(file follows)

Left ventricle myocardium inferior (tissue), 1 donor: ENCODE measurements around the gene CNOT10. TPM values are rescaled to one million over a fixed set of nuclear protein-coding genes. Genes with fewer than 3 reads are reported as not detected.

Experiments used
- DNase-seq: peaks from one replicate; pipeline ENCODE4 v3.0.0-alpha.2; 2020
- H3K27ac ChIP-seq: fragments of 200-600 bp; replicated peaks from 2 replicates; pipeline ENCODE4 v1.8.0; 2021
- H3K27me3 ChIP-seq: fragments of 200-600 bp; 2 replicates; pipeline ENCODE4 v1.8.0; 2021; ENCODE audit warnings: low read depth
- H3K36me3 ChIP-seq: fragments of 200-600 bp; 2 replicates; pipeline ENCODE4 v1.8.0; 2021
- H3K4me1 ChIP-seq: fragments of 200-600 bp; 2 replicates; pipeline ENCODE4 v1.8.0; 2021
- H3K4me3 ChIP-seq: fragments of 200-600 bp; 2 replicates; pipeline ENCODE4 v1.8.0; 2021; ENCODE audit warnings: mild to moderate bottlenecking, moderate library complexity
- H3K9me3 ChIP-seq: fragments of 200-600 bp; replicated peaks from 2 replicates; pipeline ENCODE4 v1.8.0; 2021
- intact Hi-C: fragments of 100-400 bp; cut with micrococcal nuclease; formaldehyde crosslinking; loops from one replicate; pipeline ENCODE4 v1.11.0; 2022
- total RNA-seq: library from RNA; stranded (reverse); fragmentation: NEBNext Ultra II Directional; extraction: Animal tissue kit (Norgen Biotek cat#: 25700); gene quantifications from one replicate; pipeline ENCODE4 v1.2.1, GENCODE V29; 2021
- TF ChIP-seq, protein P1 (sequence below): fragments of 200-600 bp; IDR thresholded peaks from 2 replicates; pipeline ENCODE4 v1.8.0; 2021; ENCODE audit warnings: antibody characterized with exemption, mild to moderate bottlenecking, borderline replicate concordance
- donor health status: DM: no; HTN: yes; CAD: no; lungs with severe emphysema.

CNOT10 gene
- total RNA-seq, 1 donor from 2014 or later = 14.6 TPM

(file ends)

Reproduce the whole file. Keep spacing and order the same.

Left ventricle myocardium inferior (tissue), 1 donor: ENCODE measurements around the gene CNOT10. TPM values are rescaled to one million over a fixed set of nuclear protein-coding genes. Genes with fewer than 3 reads are reported as not detected.

Experiments used
- DNase-seq: peaks from one replicate; pipeline ENCODE4 v3.0.0-alpha.2; 2020
- H3K27ac ChIP-seq: fragments of 200-600 bp; replicated peaks from 2 replicates; pipeline ENCODE4 v1.8.0; 2021
- H3K27me3 ChIP-seq: fragments of 200-600 bp; 2 replicates; pipeline ENCODE4 v1.8.0; 2021; ENCODE audit warnings: low read depth
- H3K36me3 ChIP-seq: fragments of 200-600 bp; 2 replicates; pipeline ENCODE4 v1.8.0; 2021
- H3K4me1 ChIP-seq: fragments of 200-600 bp; 2 replicates; pipeline ENCODE4 v1.8.0; 2021
- H3K4me3 ChIP-seq: fragments of 200-600 bp; 2 replicates; pipeline ENCODE4 v1.8.0; 2021; ENCODE audit warnings: mild to moderate bottlenecking, moderate library complexity
- H3K9me3 ChIP-seq: fragments of 200-600 bp; replicated peaks from 2 replicates; pipeline ENCODE4 v1.8.0; 2021
- intact Hi-C: fragments of 100-400 bp; cut with micrococcal nuclease; formaldehyde crosslinking; loops from one replicate; pipeline ENCODE4 v1.11.0; 2022
- total RNA-seq: library from RNA; stranded (reverse); fragmentation: NEBNext Ultra II Directional; extraction: Animal tissue kit (Norgen Biotek cat#: 25700); gene quantifications from one replicate; pipeline ENCODE4 v1.2.1, GENCODE V29; 2021
- TF ChIP-seq, protein P1 (sequence below): fragments of 200-600 bp; IDR thresholded peaks from 2 replicates; pipeline ENCODE4 v1.8.0; 2021; ENCODE audit warnings: antibody characterized with exemption, mild to moderate bottlenecking, borderline replicate concordance
- donor health status: DM: no; HTN: yes; CAD: no; lungs with severe emphysema.

CNOT10 gene
- total RNA-seq, 1 donor from 2014 or later = 14.6 TPM